The Romans without hesitation took any opportunity that arose with the need to annex a territory with its profitable benefit, merging. This though does not mean that they were able to annex all their desired territory. Pompey had done all he could to prevent any other person from obtaining Egypt. He was not able to annex Cyrene and Egypt. The Romans were people after power, and it did not matter how they were to get it (Harris, 1979). The issues of fighting and annexing to get in control were their main options. The book clearly highlights the importance war in Rome, the attitude of the Romans, and their reasons of getting to fight as their way of obtaining power.
In conclusion, the book portrays the Romans to be a state that was after power more than defense. They were people who took pleasure in war for the sake of conquering other states not because it was so necessary but because they wanted to do so. They felt it was necessary for them to go to war since the war was a major thing that had all the importance to them. The book criticizes the Romans for their greed for power and failure to be human. According to Polybius (Harris, 1979), the warfare of the republican was never put at stake in whatever way or manner. The Romans seemed to be people who were more on power acquisition. Thus, offending other people did not matter to them as far as they got what they wanted. The book was clear in showing how the Romans acquired their power and strength over other nations. It only failed in showing the reaction of the conquered nation and their attitude after defeats. On the other hand, the book focuses so much on Rome and forgets the other states that were engaged in a fight with Rome. ‘Rome in War & Imperialism in Republican Rome327 to 70 BC’, is a good book that is very good and interesting. Anybody with the zeal to learn the history of Rome would find this book to be very amazing. It is a necessary book for zealous historians who wish to learn the history especially of Rome.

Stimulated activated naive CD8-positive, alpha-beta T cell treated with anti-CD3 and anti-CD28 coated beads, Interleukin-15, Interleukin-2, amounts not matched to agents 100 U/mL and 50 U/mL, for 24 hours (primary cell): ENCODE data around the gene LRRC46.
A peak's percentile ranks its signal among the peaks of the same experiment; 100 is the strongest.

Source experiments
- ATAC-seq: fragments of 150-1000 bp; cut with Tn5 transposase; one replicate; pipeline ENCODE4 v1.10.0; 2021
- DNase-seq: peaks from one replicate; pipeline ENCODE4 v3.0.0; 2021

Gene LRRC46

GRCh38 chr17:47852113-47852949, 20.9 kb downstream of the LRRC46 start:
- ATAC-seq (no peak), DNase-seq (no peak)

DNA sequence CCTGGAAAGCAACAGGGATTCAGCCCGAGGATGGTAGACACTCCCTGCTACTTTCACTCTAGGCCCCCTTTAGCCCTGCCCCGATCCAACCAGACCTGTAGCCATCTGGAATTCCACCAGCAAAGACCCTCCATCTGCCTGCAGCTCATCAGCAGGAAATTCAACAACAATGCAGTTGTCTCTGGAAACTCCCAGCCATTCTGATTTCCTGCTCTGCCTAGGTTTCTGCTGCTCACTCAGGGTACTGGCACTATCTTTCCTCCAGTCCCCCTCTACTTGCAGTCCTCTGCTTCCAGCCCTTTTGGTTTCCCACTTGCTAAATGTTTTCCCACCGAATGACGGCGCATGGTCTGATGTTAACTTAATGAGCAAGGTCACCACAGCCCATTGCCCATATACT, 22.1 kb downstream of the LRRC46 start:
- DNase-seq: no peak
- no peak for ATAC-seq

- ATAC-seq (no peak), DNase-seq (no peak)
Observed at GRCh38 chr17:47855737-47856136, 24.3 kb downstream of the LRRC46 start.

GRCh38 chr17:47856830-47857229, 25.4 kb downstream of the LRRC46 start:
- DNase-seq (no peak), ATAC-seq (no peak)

Harris, W. V. (1979). War and Imperialism in Republican Rome: 327-70 B. C. New York: Oxford University Press.
Harris, W. V. (1985). War and Imperialism in Republican Rome: 327-70 B. C. New York: Oxford University Press.
Leigh, M. (2004). Comedy and the Rise of Rome. New York: Oxford University press. Polybius, Polybius (Author)
Scott-Kilvert, I. (2003). The Rise of the Roman Empire (Penguin Classics. England: Penguin Classics.